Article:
Jafra - the 150 Sport is probably the perfect boat for you, fast and fun, but also big enough to go out and play in the bigger water too.

erik selis posted 02-11-2005 05:03 PM ET (US)     Profile for erik selis  Send Email to erik selis     
Dave, I think the controversy over the 150 and the 170 has become much less over the past year or more, compared to when these boats were launched. I guess it's because owners of these boats seem to be very pleased with them in general.
I'm not sure if switching boats is such a good idea, you may not want to switch back :-)

Freeport Alan, I strongly suggest you take a ride in the 170 Montauk. Preferably with some chop. I am sure you will be surprised at the difference.


Buckda posted 02-11-2005 05:07 PM ET (US)     Profile for Buckda  Send Email to Buckda     
Eric....yes, you are right...I might not want to, but the old girl has such character! Nope. If I liked the Nantucket that well, I'd probably just start putting my pennies away toward a down payment and pick up a new one for myself.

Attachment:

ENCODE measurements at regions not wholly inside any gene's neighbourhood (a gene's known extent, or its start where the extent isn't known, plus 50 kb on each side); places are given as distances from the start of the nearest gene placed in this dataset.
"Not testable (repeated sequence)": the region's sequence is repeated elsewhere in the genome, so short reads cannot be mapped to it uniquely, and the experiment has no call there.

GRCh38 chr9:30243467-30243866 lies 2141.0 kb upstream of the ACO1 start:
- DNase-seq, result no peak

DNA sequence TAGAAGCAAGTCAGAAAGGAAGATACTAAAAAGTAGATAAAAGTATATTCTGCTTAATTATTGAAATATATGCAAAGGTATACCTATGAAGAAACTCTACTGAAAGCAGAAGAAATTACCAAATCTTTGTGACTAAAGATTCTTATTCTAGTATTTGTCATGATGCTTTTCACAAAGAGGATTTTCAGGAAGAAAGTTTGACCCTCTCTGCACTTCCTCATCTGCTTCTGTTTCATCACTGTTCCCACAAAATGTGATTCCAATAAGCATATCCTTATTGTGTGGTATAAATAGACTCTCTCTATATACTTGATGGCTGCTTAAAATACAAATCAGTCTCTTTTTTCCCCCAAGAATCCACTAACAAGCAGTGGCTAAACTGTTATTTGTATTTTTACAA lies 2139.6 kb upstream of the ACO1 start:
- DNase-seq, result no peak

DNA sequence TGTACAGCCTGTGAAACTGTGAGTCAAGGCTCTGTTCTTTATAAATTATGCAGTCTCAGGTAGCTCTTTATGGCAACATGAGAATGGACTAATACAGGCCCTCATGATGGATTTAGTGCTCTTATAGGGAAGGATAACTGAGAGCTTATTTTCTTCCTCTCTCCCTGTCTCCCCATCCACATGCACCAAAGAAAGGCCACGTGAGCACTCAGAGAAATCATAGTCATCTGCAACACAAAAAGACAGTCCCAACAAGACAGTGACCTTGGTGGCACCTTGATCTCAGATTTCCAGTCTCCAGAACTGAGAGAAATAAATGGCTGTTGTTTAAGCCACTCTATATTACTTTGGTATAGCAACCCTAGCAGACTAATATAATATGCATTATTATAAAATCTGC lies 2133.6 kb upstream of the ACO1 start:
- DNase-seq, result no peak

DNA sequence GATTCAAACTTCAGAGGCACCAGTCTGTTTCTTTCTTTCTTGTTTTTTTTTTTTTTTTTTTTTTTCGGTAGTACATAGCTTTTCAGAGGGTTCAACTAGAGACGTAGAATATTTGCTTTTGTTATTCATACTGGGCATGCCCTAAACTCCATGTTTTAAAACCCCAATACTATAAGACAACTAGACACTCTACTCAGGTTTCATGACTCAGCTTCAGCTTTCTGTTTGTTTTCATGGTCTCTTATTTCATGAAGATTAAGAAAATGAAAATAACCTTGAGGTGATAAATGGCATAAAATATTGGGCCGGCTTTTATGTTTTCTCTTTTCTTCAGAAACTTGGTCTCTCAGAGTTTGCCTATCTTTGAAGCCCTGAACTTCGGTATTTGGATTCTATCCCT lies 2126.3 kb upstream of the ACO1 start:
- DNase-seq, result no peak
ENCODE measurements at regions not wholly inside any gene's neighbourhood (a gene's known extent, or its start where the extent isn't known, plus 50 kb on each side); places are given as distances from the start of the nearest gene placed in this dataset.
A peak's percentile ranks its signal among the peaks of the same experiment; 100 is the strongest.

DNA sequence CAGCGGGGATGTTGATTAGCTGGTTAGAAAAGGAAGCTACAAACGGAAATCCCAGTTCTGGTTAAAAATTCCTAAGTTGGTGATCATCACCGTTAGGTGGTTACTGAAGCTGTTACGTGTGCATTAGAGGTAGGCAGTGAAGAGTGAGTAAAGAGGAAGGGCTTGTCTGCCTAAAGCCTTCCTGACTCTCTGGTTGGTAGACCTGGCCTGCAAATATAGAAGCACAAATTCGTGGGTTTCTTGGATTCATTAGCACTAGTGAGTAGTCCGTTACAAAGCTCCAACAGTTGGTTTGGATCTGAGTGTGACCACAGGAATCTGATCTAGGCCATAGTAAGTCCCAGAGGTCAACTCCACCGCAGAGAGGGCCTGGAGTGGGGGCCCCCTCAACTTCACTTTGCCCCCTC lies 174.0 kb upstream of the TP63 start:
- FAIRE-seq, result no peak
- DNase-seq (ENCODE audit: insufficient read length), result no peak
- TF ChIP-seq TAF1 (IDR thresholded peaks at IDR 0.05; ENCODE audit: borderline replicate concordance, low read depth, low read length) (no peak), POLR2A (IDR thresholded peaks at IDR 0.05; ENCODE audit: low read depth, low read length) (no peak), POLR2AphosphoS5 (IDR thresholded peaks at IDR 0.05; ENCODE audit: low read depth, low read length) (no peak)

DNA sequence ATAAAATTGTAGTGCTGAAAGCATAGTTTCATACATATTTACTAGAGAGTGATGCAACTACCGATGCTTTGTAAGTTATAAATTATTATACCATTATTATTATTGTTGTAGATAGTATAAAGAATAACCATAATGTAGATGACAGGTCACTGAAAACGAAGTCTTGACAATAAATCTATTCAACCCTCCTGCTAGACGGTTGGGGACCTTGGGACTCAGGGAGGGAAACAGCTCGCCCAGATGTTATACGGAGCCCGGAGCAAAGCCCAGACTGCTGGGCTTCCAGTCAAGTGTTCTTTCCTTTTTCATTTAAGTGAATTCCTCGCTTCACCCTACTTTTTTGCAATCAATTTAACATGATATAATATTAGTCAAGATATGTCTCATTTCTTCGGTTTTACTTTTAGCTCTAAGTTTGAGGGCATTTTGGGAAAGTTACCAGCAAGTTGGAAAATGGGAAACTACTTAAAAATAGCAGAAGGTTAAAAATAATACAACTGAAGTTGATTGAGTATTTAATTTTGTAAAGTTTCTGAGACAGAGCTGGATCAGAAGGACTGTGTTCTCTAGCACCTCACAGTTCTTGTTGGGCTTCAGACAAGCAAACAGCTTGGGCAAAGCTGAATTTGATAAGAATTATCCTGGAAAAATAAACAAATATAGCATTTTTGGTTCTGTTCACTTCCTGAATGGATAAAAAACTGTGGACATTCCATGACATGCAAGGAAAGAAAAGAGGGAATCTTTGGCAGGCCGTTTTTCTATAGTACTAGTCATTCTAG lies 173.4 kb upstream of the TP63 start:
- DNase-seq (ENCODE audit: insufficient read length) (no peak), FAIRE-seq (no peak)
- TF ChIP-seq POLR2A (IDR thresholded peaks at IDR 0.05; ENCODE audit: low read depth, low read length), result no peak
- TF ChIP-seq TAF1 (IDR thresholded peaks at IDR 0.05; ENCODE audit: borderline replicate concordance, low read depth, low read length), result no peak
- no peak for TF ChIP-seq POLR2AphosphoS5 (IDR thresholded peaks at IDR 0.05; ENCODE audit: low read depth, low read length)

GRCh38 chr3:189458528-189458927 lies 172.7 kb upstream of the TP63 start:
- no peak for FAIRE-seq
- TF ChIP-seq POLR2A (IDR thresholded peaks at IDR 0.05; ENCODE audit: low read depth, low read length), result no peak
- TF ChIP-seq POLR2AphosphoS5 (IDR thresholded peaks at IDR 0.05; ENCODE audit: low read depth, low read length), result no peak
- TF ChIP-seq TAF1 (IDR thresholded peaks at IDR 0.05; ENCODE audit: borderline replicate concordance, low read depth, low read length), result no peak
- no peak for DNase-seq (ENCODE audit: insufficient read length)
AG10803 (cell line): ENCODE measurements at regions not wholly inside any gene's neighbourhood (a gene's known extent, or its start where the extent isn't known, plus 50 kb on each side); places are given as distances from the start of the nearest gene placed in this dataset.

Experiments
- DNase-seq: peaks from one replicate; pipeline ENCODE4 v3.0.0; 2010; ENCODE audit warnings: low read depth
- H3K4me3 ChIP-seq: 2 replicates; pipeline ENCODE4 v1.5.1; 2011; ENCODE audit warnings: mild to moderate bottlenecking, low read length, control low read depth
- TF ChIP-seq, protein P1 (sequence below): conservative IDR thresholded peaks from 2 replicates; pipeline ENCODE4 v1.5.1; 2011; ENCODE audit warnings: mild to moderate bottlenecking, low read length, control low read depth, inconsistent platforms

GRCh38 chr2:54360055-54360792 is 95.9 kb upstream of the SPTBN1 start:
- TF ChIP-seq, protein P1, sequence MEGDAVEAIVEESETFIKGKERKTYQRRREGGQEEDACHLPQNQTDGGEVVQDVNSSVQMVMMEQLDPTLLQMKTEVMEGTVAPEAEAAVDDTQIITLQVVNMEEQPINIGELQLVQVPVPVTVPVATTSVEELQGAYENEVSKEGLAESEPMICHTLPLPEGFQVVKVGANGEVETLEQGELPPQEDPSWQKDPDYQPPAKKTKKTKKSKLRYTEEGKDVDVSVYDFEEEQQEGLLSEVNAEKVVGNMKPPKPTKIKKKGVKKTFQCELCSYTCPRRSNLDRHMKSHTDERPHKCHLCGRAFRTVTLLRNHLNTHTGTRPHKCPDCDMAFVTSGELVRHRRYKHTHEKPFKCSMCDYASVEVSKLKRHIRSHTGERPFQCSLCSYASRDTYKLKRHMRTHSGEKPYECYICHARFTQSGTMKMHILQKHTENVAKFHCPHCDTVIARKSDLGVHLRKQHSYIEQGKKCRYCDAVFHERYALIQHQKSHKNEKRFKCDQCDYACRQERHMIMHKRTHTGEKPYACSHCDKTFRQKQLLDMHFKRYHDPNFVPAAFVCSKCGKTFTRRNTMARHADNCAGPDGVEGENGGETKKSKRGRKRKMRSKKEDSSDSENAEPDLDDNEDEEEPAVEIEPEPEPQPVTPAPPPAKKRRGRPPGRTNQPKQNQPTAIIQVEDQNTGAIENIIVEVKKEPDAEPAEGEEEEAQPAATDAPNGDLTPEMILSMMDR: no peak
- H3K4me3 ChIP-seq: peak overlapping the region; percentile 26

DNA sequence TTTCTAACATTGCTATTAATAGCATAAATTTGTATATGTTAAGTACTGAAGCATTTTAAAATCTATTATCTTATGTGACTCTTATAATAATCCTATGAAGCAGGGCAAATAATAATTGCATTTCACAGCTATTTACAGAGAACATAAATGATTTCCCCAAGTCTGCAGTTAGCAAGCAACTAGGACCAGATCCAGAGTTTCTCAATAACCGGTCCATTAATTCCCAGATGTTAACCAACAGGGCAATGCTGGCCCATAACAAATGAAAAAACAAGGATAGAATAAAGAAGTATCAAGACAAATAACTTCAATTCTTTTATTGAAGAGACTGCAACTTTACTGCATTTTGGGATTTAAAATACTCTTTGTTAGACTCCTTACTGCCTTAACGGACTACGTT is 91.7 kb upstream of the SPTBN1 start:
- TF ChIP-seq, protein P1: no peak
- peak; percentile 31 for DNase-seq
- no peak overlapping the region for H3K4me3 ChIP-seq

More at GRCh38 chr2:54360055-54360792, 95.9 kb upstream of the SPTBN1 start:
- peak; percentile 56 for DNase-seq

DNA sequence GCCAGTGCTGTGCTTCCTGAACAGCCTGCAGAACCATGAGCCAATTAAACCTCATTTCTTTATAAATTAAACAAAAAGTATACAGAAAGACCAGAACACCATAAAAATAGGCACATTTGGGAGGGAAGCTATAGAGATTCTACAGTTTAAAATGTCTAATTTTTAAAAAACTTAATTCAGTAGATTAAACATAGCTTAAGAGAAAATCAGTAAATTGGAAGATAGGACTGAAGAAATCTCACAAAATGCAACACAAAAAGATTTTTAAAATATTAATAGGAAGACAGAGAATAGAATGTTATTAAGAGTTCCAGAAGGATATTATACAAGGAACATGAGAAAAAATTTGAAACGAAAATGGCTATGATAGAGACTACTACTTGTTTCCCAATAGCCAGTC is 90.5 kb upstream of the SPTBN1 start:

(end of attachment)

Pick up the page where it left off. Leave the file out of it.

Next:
Two Whalers are better than one, right?

erik selis posted 02-11-2005 05:15 PM ET (US)     Profile for erik selis  Send Email to erik selis     
Dave, I totally agree and I also think you nailed it when you used the word character. I think it's the character that makes the classic Whalers so appealing.


billsa posted 02-11-2005 10:13 PM ET (US)     Profile for billsa  Send Email to billsa     
Jafra 98
I have 03 150 sport with a 60 hp 4-stroke, and love it! It is
all the boat I need and more. But - it is no speedboat. If you are looking to cruise in the mid 30's - the 150 4 stroke just won't get it done. At WOT I can squeeze 35 out of mine and that is about it. It cruises comfortably in the mid 20's with 2 - 3 people on board. I am willing to live with that for what I would call the 4-stroke advantage; instant starts, virtually silent idle and low speed operation, and no smoke. Although: I understand that you can get most of that now with the newer efi 2-strokes. I was at the ramp this past weekend and saw a new 50 hp e-tech in operation and was quite impressed. Perhaps BW/Mercury will soon offer a comparable 2-stroke motor in that hp range for the 150. That may boost the top end and cruise for that particular model. I agree with Moe - the dirty 2-stoke is probably done.